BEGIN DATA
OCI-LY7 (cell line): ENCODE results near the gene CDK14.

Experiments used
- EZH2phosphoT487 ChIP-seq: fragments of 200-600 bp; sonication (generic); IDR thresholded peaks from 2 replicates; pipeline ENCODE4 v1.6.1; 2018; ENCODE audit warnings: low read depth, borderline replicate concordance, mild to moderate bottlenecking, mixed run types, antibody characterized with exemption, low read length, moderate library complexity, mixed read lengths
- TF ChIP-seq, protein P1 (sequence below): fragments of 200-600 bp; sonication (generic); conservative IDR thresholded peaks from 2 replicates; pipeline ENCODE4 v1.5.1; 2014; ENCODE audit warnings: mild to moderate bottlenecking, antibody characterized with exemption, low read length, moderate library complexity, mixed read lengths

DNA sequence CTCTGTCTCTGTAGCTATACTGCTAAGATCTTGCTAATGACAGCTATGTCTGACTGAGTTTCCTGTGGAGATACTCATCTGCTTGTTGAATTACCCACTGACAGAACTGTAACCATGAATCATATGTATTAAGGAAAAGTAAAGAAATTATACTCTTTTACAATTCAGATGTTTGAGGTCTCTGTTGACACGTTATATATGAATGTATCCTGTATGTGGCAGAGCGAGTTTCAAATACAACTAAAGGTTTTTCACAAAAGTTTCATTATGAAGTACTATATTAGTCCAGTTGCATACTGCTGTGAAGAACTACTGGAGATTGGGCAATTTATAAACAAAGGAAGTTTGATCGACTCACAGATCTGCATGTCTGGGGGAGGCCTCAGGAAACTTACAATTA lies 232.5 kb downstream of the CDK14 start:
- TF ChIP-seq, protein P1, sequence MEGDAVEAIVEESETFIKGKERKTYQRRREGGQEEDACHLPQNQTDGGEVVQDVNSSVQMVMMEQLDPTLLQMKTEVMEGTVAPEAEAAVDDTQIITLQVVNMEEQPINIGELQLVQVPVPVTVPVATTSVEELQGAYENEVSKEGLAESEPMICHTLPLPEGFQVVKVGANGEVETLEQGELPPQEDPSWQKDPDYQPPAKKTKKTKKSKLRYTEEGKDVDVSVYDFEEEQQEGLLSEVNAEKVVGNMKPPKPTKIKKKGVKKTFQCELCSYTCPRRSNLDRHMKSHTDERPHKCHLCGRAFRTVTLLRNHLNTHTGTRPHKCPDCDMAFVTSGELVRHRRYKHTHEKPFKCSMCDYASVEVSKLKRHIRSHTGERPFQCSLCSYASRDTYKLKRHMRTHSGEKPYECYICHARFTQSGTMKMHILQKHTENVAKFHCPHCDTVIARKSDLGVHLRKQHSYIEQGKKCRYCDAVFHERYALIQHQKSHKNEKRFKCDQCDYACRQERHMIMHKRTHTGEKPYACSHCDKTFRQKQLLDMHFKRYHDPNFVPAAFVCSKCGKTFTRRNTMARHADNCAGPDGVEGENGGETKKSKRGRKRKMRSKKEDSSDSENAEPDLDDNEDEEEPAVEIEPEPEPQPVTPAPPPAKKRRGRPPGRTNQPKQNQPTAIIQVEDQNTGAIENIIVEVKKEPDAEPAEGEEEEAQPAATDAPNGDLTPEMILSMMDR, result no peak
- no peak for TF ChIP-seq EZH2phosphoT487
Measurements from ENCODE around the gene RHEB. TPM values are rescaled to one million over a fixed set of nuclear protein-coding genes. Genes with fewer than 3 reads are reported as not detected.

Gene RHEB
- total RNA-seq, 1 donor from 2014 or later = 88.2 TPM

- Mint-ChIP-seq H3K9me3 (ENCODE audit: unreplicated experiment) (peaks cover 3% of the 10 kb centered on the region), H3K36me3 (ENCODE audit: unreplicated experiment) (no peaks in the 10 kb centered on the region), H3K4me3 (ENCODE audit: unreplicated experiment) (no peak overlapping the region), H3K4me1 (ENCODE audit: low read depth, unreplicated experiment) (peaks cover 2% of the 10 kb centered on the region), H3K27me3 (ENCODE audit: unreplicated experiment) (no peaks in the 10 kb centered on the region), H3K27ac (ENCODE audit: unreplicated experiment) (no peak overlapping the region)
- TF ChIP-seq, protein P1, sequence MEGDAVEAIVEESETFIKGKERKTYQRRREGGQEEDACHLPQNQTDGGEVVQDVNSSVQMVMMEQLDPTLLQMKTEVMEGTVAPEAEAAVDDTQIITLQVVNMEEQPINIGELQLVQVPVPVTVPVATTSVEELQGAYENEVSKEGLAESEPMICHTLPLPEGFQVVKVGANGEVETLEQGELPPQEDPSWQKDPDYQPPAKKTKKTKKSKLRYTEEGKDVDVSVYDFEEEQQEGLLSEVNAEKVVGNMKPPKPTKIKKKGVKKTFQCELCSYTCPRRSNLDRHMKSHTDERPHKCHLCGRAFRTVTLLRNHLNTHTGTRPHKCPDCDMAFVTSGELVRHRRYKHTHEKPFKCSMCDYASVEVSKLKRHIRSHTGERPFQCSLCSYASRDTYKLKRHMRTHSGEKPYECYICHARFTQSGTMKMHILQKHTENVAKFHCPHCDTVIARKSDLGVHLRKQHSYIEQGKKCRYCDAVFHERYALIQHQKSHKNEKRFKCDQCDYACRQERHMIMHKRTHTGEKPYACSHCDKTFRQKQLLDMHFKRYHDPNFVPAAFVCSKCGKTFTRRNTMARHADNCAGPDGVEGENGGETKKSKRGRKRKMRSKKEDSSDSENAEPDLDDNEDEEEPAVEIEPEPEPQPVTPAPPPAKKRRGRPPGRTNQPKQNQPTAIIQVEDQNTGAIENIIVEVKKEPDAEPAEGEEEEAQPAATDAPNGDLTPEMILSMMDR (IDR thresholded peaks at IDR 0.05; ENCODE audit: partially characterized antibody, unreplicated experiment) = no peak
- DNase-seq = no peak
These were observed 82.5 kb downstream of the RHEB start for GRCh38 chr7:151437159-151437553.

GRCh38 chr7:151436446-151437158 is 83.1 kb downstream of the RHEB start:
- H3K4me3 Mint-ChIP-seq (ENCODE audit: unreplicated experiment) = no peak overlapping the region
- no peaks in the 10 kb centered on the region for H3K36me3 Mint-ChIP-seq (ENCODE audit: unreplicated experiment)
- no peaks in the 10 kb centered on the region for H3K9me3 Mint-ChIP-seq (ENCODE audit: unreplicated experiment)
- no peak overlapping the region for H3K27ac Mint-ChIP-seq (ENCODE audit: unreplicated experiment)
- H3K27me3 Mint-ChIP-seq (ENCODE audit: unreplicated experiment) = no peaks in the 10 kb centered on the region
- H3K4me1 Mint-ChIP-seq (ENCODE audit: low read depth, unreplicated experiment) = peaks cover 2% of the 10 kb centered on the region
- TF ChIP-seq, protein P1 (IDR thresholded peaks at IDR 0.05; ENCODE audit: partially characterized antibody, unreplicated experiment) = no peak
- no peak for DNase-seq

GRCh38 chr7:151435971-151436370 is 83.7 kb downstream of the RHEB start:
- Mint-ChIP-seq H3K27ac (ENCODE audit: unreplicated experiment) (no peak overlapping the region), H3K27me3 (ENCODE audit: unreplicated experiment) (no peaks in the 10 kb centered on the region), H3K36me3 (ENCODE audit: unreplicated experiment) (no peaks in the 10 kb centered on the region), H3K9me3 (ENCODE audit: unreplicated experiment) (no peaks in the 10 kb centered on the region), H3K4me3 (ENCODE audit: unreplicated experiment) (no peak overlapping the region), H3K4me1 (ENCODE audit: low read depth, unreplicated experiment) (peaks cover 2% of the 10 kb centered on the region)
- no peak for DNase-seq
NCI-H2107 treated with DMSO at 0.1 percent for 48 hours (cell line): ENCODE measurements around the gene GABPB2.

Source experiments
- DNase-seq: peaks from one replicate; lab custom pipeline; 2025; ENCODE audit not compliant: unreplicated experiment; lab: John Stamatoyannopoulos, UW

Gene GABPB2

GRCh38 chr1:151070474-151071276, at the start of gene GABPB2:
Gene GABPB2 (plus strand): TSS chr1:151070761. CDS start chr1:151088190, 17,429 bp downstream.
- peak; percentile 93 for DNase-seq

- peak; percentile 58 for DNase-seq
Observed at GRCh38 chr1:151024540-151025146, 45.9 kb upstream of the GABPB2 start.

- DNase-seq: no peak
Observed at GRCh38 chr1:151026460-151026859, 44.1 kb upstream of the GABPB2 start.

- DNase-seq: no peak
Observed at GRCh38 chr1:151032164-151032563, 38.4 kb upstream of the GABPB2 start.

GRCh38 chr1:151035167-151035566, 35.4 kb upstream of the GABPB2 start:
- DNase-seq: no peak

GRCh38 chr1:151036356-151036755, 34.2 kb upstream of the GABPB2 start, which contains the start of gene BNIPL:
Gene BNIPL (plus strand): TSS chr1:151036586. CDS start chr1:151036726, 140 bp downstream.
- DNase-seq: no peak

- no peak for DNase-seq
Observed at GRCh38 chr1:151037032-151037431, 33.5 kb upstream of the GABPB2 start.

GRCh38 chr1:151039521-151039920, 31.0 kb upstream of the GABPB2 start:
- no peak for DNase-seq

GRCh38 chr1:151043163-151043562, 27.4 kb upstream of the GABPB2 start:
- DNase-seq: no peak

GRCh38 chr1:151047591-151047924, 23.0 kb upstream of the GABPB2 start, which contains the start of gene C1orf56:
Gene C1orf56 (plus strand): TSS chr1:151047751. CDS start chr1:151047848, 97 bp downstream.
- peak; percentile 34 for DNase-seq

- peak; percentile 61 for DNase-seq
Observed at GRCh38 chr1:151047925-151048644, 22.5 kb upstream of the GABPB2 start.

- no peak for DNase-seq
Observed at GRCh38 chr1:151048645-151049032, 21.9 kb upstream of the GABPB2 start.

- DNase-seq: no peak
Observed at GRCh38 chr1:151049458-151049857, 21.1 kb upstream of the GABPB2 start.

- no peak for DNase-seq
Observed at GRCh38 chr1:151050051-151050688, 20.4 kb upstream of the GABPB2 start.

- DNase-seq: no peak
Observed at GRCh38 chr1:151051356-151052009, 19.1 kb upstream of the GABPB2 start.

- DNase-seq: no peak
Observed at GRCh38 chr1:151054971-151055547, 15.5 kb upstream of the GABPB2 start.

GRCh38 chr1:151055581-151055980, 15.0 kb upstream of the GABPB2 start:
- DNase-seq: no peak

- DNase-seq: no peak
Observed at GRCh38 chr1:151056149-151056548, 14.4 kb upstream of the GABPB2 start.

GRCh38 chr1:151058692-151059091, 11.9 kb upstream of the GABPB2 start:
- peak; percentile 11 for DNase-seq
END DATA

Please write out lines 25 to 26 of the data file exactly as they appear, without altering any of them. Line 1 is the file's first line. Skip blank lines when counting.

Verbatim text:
- Mint-ChIP-seq H3K27ac (ENCODE audit: unreplicated experiment) (no peak overlapping the region), H3K27me3 (ENCODE audit: unreplicated experiment) (no peaks in the 10 kb centered on the region), H3K36me3 (ENCODE audit: unreplicated experiment) (no peaks in the 10 kb centered on the region), H3K9me3 (ENCODE audit: unreplicated experiment) (no peaks in the 10 kb centered on the region), H3K4me3 (ENCODE audit: unreplicated experiment) (no peak overlapping the region), H3K4me1 (ENCODE audit: low read depth, unreplicated experiment) (peaks cover 2% of the 10 kb centered on the region)
- no peak for DNase-seq